|There is something much too familiar about Susan Andersen's Coming Undone, and I'm not talking about the return of old characters. She recycles the well-worn plot of a bodyguard falling for his rising-star client, but adds no new twists. In fact, there's very little about this book that doesn't read like a paint-by-numbers production.
Priscilla Jayne (P.J.) Morgan, an upcoming and coming country music star, has just fired her mother as her manager. Not willing to accept this public disavowal, her mother goes on a smear campaign that causes both the public and the record company to question P.J.'s sanity and reliability. To protect their investments, the latter hire a watchdog whose main task is to ensure the country singer keeps all her promises. The man they enlist is Jared Hamilton.
Jared and P.J have a past. As runway teenagers seeking shelter in the streets of Denver, they once helped each other. Those adventures are told in Hot & Bothered. Now they are back together as grown-ups with a very different set of problems.
Needless to say, P.J. is disappointed that the boy she once idolized should turn into a man who buys her mother's and the press's lies. She retaliates by giving him the slip on several different occasions. Jared always catches up with her and quickly discovers that she is as straight as an arrow. He is about to put an end to his watchdog role when he realizes that there are other reasons for him to shadow P.J. Several incidents suggest that her life may be in danger. Then, there's the sizzling attraction between them. Though the lovers quickly cave into their desires, they have to wait for their happy-every-after. They must first deal with the threat against P.J. and with Jared's reluctance to acknowledge his emotions and needs.
Despite the presence of a deranged fan, there is very little suspense in this story. Jared is so efficient and P.J.'s staff is so supportive that I never doubted things would work out. Such certainty is an absolute requirement for the ending of a romantic suspense novel, but a few more jolts and surprises along the way usually means a more stimulating read.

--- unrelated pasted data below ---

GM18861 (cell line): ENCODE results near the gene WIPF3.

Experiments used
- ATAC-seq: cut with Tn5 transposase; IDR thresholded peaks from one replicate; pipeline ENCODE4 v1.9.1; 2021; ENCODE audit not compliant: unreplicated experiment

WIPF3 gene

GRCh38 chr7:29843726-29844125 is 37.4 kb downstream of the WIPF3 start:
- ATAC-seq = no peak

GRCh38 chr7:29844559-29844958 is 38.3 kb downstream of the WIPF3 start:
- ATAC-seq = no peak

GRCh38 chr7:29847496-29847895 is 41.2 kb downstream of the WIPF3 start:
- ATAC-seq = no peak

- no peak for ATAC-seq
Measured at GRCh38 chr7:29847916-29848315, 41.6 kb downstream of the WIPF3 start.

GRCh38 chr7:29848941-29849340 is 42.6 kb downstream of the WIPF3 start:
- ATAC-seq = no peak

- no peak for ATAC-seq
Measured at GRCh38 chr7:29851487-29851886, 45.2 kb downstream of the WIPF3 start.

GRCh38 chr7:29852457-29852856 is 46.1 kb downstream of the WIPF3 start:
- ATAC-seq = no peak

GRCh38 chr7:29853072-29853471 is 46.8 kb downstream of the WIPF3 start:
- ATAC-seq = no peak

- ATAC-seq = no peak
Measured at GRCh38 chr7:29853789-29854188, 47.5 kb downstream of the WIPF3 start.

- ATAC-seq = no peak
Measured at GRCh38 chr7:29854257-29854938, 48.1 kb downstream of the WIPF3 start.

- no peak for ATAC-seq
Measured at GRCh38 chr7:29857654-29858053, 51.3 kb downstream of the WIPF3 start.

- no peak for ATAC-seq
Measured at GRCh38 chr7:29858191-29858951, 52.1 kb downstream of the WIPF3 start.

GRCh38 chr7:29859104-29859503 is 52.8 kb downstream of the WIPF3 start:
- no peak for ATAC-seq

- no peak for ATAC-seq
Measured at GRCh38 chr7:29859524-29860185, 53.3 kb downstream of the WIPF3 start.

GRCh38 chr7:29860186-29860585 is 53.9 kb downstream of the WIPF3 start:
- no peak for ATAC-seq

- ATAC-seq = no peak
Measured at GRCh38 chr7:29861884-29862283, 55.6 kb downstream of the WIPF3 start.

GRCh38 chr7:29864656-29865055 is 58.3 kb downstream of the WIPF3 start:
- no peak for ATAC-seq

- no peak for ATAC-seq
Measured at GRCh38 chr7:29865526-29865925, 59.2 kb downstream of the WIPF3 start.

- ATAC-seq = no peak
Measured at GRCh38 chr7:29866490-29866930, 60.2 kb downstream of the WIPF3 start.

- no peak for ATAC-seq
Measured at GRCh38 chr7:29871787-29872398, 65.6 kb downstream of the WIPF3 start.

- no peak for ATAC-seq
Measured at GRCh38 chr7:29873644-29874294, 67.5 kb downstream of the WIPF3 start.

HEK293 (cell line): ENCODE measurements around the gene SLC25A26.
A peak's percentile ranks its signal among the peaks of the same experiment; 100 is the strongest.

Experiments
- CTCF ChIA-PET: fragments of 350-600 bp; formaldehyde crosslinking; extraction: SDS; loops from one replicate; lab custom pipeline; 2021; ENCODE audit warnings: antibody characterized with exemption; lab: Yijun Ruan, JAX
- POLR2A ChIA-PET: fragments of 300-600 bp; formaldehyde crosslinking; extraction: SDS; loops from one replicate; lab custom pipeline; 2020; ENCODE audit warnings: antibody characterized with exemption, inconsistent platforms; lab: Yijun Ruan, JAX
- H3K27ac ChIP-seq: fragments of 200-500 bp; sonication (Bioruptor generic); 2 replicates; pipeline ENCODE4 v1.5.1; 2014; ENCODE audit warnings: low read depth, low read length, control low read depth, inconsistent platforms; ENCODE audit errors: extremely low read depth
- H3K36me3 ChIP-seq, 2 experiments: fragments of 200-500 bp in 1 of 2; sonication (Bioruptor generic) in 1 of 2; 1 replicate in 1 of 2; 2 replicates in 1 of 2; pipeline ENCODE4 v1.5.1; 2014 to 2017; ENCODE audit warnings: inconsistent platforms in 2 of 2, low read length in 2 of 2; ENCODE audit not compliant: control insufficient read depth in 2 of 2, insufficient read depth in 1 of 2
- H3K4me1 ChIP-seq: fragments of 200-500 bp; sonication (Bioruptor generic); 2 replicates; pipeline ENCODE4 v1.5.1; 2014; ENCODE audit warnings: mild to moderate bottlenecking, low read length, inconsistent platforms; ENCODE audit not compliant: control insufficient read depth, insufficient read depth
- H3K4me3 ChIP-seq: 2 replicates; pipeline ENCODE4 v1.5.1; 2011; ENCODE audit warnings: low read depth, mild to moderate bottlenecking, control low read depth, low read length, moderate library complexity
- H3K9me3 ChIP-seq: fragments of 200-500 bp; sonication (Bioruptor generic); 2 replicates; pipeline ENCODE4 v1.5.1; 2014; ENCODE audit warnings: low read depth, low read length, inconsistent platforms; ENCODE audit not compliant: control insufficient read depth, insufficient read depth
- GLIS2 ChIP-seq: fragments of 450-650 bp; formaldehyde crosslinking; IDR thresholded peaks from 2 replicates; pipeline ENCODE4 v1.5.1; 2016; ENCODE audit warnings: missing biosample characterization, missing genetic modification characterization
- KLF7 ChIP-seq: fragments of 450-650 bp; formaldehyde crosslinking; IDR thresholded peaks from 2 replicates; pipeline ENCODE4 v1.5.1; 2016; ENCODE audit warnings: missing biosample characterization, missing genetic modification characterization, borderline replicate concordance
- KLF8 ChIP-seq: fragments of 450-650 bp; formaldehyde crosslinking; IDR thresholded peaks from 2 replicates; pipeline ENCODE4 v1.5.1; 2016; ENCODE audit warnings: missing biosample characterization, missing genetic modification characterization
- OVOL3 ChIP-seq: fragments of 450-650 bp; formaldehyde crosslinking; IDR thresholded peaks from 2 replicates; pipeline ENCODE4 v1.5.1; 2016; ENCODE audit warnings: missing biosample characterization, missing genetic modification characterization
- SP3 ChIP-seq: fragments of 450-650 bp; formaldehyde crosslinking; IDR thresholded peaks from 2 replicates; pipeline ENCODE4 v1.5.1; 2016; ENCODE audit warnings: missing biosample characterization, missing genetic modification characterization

I also didn't buy Jared's inner conflict. Yes, he has an excellent excuse to steer away from emotional commitments, but there are equally good reasons why he shouldn't shy away from P.J., not least of which is their shared experience on the streets. His main tactic in keeping his distance consists in giving her multiple orgasms while holding off his own pleasure. Why complain of such devotion in a lover? Because there's a big difference between consideration and the need for absolute control. Ultimately, I found this unromantic behavior moronic. The man may be a topnotch investigator, but he lacks the humility and the intelligence to recognize what matters most.
P.J. is a more likeable character. She has taken more hits and abuse than most, but manages to pull herself up time and time again. Honest and straightforward in her dealings with Jared, she is prepared to acknowledge her desires and confront their problems when he only wants to run away. Frankly, she deserves much better.
A secondary romance between P.J.'s lyricist and her guitarist rounds up the book. Andersen's subplots are frequently more interesting than the main story, but not so this time. These older and more experienced characters have some of the authentic quirkiness of Andersen's other creations, but their conflicts are resolved much too quickly. Ultimately, their story felt more like filler than like a genuine contribution to the story.
Coming Undone is certainly not Andersen's best. Still, underneath the facile solutions and the stilted imagination lies a glimmer of her much touted talent. Let's hope she exploits it more in her future books.